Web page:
articles | 09 January 2013

Race to minimise worst-case debt scenario

Cyprus is trying to avert adoption of the worst-case scenario concerning the amount needed for bank recapitalisation, which would make the island’s debt unsustainable and lead to additional austerity measures, including privatisation of public companies.

The matter was discussed behind closed doors by the House Finance Committee while the Central Bank has hired investment management corporation BlackRock to help it convince lenders to adopt the baseline scenario, which reportedly calls for €7.0 billion instead of the worst-case €10 billion.

lackRock was selected due to its experience with neighbouring Greece, where it carried out the due diligence for the banks.

A relevant clause in a bailout memorandum agreed on principle between Cyprus and international lenders says that a “bank support facility of up to EUR [10] billion is foreseen under the programme, which will also cover potential future capital needs, determined on the basis of a top-down capital exercise, as well as potential resolution costs. The exact amount per bank will be determined in the due diligence exercise.”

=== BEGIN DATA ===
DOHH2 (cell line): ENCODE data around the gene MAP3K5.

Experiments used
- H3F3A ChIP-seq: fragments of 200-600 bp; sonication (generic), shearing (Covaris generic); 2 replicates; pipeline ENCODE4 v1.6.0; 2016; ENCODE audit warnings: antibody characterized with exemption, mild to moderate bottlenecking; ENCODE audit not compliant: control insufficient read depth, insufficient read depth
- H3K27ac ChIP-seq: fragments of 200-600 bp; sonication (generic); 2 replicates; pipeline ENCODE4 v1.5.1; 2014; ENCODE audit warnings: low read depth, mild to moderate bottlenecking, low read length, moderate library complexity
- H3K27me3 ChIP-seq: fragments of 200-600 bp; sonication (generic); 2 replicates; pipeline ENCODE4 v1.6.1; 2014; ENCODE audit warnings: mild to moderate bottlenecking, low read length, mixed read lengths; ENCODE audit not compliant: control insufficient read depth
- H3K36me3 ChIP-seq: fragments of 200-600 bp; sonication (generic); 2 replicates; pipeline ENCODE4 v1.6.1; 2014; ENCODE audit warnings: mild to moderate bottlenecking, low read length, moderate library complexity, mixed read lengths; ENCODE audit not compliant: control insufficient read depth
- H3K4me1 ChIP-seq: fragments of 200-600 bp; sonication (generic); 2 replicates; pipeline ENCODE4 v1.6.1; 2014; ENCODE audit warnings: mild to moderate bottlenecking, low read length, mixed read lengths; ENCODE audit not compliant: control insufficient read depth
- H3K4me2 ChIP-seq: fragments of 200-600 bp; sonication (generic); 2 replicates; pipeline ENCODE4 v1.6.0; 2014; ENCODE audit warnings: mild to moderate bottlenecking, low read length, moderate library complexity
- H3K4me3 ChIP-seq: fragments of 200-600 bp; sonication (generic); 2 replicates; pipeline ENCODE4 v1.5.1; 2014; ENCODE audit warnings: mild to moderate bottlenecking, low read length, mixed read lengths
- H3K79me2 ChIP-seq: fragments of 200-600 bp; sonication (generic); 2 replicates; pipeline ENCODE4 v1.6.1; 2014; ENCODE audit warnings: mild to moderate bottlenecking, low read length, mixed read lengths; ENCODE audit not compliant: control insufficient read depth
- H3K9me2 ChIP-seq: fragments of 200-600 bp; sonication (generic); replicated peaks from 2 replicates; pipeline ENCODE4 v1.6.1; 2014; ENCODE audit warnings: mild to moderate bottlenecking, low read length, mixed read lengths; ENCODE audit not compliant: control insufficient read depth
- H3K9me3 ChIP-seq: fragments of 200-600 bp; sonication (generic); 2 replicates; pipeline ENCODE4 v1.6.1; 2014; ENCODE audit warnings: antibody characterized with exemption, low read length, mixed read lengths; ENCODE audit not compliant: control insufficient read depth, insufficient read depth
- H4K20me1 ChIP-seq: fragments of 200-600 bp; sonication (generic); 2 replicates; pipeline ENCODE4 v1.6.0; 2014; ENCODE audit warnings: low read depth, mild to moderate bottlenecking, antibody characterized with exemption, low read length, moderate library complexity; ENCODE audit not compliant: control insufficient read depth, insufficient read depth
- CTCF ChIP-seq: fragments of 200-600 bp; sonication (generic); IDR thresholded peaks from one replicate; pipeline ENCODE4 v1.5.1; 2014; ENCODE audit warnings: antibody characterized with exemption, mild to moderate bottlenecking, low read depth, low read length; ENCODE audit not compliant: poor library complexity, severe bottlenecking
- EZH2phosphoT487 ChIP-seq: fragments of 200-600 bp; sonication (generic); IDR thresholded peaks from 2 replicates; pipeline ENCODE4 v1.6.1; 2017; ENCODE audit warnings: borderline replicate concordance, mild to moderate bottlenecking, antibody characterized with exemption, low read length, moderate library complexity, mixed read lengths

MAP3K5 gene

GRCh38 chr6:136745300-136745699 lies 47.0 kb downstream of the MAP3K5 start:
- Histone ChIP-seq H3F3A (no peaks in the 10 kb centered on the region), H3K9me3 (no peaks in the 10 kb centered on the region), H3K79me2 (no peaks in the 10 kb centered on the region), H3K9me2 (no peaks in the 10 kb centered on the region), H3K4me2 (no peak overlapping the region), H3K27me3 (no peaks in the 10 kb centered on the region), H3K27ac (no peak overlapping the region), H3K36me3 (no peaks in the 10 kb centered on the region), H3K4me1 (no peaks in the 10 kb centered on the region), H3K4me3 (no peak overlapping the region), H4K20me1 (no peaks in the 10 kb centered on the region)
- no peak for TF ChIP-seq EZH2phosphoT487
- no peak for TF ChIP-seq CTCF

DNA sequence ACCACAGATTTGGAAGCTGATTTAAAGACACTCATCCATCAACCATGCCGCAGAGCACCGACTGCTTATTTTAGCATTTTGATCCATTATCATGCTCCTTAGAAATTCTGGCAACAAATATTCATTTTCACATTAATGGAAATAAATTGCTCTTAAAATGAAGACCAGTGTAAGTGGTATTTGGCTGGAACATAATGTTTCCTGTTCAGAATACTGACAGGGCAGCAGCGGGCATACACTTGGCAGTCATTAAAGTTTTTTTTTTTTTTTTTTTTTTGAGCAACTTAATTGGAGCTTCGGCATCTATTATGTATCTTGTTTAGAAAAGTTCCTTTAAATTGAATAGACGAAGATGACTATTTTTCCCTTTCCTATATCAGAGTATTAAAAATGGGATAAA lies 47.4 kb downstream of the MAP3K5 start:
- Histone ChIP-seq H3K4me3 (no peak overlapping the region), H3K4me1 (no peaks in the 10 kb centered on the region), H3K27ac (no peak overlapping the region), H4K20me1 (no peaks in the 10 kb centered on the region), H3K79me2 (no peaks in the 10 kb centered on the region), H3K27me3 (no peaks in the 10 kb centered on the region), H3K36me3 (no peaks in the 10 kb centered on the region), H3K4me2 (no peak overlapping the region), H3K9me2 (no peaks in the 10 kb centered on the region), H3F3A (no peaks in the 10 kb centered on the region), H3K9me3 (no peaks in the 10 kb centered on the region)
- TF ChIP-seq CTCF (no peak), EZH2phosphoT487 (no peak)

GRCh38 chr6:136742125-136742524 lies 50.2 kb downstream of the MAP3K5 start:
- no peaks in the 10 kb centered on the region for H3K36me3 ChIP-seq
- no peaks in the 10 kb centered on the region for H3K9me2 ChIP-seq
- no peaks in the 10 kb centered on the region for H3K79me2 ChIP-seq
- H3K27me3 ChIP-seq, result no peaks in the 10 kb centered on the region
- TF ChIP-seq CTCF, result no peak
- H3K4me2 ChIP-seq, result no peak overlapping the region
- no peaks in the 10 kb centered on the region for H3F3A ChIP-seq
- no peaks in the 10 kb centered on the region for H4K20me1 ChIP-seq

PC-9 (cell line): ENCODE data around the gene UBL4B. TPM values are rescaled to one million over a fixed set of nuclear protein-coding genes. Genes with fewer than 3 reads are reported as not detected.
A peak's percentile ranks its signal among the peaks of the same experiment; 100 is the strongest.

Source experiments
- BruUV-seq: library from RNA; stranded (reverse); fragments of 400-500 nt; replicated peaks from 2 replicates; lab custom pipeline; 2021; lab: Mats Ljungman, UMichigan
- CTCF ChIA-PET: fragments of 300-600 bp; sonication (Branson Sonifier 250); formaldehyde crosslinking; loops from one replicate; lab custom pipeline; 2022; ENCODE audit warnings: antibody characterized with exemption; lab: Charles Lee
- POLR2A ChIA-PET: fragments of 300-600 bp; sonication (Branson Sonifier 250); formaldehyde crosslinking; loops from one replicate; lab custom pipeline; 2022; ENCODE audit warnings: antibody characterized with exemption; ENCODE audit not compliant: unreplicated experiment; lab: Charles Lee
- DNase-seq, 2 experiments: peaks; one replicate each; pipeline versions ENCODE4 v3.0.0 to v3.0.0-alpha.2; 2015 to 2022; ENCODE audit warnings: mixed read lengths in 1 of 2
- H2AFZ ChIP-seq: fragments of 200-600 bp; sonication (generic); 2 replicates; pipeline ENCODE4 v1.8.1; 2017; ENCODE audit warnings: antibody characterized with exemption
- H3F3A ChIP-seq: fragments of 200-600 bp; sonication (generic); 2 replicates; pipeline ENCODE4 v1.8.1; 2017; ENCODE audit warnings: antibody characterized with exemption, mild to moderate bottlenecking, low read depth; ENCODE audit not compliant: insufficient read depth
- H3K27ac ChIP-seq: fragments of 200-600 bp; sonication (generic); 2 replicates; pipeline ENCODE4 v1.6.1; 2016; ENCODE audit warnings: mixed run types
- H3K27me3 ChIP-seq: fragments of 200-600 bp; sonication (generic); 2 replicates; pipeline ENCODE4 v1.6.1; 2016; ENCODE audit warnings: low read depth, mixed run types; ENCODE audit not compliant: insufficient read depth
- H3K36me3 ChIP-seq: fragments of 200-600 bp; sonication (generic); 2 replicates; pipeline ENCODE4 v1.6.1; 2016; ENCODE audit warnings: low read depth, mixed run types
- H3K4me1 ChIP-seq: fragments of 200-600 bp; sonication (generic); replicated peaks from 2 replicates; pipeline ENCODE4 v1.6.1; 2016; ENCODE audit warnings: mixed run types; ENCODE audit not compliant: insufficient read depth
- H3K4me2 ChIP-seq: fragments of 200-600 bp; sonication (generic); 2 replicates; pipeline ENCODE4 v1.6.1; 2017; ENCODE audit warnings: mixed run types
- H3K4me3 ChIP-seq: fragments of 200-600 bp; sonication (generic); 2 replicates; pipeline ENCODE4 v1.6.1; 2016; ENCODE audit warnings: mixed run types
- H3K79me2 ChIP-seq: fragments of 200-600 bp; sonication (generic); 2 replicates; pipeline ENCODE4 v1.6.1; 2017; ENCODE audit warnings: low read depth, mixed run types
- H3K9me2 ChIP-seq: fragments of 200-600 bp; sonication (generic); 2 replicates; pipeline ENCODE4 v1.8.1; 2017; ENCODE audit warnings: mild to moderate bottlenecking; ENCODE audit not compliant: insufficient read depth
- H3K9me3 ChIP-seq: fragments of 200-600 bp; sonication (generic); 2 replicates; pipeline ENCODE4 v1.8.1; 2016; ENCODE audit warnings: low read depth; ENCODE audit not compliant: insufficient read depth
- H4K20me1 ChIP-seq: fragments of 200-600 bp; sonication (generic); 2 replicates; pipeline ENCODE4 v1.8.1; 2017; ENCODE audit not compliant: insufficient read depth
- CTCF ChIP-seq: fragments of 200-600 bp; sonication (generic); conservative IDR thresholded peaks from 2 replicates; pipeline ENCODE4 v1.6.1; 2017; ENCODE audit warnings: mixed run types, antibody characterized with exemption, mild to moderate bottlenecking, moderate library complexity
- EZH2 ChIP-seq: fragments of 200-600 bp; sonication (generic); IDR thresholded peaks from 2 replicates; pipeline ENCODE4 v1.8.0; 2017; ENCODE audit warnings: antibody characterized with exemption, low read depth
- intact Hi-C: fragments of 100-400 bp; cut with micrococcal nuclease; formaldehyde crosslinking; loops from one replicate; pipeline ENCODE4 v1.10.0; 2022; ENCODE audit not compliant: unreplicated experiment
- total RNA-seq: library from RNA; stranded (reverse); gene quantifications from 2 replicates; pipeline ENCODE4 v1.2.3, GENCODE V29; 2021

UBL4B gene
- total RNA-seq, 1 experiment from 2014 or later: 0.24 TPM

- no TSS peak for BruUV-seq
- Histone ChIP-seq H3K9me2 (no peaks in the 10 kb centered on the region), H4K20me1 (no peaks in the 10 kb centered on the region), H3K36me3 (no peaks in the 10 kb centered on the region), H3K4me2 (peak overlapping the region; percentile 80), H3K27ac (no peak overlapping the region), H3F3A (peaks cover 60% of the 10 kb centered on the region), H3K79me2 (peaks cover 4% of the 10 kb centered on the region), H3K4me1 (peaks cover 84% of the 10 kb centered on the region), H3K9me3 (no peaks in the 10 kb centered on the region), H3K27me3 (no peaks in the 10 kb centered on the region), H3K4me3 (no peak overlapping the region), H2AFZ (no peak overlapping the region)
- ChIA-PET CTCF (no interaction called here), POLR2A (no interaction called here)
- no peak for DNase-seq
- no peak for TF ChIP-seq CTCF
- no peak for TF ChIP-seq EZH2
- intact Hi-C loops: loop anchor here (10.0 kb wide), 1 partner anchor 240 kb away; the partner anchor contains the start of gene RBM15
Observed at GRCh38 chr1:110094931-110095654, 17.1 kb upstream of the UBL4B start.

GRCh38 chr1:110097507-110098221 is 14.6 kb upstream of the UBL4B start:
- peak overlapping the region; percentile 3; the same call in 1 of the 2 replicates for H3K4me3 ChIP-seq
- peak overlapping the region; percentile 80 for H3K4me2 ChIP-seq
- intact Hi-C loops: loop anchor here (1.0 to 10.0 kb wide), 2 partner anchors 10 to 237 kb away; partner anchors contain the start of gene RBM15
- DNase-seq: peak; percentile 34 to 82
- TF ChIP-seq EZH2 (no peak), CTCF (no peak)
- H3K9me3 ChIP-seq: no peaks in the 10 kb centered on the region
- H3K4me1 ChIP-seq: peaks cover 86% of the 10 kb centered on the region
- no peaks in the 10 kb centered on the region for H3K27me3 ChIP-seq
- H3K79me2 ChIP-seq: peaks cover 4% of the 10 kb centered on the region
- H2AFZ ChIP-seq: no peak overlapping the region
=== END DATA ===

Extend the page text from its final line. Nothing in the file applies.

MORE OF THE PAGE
The time horizon of the bottom-up valuation is three years – mid 2012 to mid 2015.

A meeting between party representatives, the finance minister and the Central Bank governor was also scheduled for 8pm last night to discuss ways of achieving this ahead of a eurogroup meeting on January 21.

Pimco, the company doing the due diligence on the banks portfolios is scheduled to release its final report on January 15.

“The aim of tonight’s (last night’s) meeting is the exchange of views in relation with the assumptions, the forecasts and the scenarios, which define the amount,” committee chairman Nicolas Papadopoulos said. “Small amendments to these rates can potentially bring about changes worth billions.”

The assumptions used by Pimco include growth, unemployment, property prices and ability to repay loans, Papadopoulos said.

The DIKO vice chairman said bank needs on September 30, 2012 did not exceed €4.0 billion “but something came up inside of three months.”

The committee heard that international lenders imposed extreme scenarios on Cyprus to ensure the viability of the banking system should such an event materialise.

“We have assurances that efforts are underway to select the baseline and not the extreme scenario so that we all achieve our objective for a sustainable debt,” AKEL parliamentary spokesman Stavros Evagorou said.

Source: Cyprus Mail

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